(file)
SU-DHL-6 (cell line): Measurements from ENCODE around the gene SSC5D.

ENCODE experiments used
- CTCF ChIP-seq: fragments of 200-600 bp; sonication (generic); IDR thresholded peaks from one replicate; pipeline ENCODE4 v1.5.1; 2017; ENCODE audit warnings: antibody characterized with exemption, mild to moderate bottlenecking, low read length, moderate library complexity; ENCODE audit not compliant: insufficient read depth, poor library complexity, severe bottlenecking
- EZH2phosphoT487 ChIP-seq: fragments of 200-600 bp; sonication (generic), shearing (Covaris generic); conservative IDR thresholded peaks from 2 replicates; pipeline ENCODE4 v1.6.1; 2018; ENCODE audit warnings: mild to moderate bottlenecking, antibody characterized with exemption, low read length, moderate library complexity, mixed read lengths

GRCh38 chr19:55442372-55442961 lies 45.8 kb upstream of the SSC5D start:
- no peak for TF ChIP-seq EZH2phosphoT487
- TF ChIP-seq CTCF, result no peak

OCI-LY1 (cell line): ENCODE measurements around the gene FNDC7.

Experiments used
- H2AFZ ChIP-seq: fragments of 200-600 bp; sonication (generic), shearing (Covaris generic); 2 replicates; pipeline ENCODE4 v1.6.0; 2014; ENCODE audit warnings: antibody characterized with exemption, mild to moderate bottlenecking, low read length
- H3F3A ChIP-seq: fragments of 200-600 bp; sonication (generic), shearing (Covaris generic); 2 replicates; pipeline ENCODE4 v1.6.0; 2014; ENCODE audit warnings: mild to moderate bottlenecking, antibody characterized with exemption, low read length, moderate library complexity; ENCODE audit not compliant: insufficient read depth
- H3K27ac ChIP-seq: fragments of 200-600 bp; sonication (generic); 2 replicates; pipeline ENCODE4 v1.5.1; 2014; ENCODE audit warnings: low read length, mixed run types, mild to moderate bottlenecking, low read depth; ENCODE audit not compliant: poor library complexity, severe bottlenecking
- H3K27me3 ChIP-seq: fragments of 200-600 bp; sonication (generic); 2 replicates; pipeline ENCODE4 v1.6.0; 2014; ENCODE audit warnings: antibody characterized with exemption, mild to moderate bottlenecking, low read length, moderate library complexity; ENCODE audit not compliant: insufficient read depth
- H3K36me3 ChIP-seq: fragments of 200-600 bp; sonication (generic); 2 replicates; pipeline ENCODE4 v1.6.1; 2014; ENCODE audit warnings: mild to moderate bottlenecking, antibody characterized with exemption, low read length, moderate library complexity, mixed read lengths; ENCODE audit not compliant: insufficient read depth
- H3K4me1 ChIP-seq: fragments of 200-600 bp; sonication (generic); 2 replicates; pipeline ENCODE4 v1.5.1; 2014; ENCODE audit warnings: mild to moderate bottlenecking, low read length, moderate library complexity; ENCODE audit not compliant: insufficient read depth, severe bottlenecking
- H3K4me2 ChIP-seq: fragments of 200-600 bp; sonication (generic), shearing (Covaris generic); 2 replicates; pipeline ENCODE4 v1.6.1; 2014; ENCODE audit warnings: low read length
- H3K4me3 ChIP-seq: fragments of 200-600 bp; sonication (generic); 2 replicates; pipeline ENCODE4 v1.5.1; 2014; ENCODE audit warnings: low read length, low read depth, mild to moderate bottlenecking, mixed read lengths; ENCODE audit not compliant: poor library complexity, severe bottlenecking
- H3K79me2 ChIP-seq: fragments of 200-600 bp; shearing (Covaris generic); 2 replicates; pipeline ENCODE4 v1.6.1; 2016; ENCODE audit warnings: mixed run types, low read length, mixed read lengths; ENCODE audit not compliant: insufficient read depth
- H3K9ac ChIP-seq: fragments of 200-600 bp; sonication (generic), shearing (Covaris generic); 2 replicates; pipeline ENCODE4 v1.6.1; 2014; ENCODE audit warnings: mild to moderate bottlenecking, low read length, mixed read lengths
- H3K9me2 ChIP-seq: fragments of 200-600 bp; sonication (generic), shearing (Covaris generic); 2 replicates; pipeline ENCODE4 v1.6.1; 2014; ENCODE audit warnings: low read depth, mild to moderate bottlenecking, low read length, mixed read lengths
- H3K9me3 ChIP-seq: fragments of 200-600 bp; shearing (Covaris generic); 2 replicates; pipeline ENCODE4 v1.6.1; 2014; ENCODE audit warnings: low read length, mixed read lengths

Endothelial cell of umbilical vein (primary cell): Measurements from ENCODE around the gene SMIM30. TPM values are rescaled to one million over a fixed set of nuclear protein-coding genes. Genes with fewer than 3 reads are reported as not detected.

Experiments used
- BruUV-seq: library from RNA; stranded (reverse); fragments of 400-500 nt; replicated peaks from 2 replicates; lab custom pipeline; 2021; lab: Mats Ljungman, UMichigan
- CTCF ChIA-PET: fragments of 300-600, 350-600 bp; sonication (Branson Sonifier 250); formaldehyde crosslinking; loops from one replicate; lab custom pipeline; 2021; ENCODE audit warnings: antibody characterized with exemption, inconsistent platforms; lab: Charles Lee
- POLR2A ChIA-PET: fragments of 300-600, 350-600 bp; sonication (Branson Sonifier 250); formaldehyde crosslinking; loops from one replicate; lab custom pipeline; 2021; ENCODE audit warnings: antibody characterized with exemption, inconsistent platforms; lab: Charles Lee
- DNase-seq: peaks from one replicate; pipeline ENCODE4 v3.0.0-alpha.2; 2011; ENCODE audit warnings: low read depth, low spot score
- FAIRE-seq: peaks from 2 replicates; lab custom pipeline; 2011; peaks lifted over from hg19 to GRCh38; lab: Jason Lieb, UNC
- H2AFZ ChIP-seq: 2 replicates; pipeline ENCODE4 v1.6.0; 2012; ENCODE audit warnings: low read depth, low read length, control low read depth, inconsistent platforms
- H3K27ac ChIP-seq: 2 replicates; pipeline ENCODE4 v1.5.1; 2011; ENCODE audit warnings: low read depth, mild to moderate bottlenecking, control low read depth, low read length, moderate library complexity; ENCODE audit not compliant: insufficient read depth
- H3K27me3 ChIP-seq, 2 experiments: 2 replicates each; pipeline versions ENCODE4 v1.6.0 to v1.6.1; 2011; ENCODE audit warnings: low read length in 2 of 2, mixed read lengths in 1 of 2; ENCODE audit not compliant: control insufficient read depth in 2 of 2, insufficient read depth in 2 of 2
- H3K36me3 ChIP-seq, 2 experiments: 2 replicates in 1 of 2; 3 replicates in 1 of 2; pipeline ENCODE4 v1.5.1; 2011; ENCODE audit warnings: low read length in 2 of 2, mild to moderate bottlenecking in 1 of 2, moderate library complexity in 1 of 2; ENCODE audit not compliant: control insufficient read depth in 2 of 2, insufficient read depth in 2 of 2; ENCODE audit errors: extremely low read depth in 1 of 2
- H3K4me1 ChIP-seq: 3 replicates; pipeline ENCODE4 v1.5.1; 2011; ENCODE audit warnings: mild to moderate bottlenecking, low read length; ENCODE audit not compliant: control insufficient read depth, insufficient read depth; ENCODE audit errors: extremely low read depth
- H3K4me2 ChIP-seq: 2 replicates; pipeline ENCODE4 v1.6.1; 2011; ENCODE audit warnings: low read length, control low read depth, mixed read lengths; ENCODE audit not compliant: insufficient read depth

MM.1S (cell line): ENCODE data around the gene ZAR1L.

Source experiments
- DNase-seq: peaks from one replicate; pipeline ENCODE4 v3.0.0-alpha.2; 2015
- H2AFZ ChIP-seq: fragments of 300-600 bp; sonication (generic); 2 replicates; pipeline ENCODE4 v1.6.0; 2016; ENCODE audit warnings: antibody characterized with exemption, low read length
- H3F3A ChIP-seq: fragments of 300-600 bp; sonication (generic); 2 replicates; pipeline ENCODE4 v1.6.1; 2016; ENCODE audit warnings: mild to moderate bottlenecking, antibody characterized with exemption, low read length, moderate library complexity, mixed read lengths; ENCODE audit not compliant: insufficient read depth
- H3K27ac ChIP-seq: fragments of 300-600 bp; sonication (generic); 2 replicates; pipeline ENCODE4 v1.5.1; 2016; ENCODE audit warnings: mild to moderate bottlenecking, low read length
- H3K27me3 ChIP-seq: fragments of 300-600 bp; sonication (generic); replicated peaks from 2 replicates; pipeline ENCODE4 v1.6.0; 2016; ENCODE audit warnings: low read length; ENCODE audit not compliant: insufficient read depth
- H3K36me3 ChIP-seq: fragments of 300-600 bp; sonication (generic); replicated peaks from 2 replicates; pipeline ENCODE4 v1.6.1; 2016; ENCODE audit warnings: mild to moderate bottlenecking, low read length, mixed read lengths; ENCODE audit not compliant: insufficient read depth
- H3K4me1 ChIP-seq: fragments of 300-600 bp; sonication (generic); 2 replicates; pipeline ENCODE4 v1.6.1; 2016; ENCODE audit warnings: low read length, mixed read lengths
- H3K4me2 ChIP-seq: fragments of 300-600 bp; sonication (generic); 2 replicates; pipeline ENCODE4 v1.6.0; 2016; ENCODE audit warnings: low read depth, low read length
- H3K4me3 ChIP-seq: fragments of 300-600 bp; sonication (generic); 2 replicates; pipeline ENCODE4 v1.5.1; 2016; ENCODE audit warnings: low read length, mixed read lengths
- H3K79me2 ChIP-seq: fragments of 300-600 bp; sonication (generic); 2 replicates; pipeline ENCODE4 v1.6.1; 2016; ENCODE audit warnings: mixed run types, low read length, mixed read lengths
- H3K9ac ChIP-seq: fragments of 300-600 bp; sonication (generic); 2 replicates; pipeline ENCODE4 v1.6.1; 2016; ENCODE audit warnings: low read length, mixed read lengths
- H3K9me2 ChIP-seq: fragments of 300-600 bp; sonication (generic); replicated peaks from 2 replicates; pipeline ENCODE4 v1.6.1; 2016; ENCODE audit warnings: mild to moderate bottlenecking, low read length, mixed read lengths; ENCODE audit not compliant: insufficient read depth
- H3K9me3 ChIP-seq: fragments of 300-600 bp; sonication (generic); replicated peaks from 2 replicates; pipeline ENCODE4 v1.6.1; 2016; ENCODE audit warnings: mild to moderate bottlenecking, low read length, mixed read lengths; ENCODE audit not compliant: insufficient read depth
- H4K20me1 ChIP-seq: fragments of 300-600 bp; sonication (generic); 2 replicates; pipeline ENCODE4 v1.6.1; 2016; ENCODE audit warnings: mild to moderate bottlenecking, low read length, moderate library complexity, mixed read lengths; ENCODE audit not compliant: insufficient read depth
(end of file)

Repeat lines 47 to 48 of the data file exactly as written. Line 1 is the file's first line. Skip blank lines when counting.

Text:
- H3K9ac ChIP-seq: fragments of 300-600 bp; sonication (generic); 2 replicates; pipeline ENCODE4 v1.6.1; 2016; ENCODE audit warnings: low read length, mixed read lengths
- H3K9me2 ChIP-seq: fragments of 300-600 bp; sonication (generic); replicated peaks from 2 replicates; pipeline ENCODE4 v1.6.1; 2016; ENCODE audit warnings: mild to moderate bottlenecking, low read length, mixed read lengths; ENCODE audit not compliant: insufficient read depth